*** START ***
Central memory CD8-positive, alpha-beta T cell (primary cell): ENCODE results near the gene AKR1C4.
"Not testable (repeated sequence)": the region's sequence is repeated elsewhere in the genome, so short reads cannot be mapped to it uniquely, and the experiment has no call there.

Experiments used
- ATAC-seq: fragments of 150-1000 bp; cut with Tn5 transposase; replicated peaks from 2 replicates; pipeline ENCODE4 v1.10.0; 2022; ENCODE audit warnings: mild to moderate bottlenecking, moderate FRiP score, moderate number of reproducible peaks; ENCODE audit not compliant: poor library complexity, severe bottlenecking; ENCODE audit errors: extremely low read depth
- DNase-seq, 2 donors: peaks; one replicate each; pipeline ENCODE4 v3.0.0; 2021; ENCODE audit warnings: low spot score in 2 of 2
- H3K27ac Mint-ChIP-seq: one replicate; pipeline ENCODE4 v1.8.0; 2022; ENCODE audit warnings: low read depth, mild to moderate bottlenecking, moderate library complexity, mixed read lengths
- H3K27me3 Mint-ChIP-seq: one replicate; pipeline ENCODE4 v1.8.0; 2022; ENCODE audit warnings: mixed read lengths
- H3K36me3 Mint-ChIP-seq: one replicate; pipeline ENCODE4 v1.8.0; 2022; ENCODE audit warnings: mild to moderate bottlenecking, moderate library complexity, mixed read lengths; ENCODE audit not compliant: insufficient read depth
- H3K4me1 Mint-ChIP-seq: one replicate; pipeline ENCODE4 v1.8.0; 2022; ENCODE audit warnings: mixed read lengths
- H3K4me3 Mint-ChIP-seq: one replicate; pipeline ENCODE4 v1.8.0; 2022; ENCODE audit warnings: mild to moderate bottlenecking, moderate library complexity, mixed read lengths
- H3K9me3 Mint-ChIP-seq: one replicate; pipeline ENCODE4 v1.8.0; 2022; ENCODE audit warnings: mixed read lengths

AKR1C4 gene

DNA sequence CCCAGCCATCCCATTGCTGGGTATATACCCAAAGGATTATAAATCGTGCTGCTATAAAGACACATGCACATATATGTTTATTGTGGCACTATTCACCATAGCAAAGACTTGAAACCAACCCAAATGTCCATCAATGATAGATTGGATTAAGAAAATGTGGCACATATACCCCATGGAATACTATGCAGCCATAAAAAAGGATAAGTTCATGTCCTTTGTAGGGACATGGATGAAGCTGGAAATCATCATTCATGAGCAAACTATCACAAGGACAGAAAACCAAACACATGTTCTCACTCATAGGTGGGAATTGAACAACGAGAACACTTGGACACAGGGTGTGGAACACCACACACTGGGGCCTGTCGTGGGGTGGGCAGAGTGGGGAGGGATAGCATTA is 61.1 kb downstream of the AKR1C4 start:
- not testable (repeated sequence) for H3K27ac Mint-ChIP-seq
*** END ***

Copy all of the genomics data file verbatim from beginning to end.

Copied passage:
Central memory CD8-positive, alpha-beta T cell (primary cell): ENCODE results near the gene AKR1C4.
"Not testable (repeated sequence)": the region's sequence is repeated elsewhere in the genome, so short reads cannot be mapped to it uniquely, and the experiment has no call there.

Experiments used
- ATAC-seq: fragments of 150-1000 bp; cut with Tn5 transposase; replicated peaks from 2 replicates; pipeline ENCODE4 v1.10.0; 2022; ENCODE audit warnings: mild to moderate bottlenecking, moderate FRiP score, moderate number of reproducible peaks; ENCODE audit not compliant: poor library complexity, severe bottlenecking; ENCODE audit errors: extremely low read depth
- DNase-seq, 2 donors: peaks; one replicate each; pipeline ENCODE4 v3.0.0; 2021; ENCODE audit warnings: low spot score in 2 of 2
- H3K27ac Mint-ChIP-seq: one replicate; pipeline ENCODE4 v1.8.0; 2022; ENCODE audit warnings: low read depth, mild to moderate bottlenecking, moderate library complexity, mixed read lengths
- H3K27me3 Mint-ChIP-seq: one replicate; pipeline ENCODE4 v1.8.0; 2022; ENCODE audit warnings: mixed read lengths
- H3K36me3 Mint-ChIP-seq: one replicate; pipeline ENCODE4 v1.8.0; 2022; ENCODE audit warnings: mild to moderate bottlenecking, moderate library complexity, mixed read lengths; ENCODE audit not compliant: insufficient read depth
- H3K4me1 Mint-ChIP-seq: one replicate; pipeline ENCODE4 v1.8.0; 2022; ENCODE audit warnings: mixed read lengths
- H3K4me3 Mint-ChIP-seq: one replicate; pipeline ENCODE4 v1.8.0; 2022; ENCODE audit warnings: mild to moderate bottlenecking, moderate library complexity, mixed read lengths
- H3K9me3 Mint-ChIP-seq: one replicate; pipeline ENCODE4 v1.8.0; 2022; ENCODE audit warnings: mixed read lengths

AKR1C4 gene

DNA sequence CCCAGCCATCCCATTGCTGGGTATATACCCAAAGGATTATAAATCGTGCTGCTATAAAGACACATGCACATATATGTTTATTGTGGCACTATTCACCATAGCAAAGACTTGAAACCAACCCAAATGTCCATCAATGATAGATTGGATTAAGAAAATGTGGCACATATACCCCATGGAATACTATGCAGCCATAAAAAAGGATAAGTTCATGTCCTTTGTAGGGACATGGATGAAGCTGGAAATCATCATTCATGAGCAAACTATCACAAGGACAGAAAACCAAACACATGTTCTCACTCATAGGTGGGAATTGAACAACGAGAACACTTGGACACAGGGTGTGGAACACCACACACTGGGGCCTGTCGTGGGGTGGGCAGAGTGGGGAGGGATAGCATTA is 61.1 kb downstream of the AKR1C4 start:
- not testable (repeated sequence) for H3K27ac Mint-ChIP-seq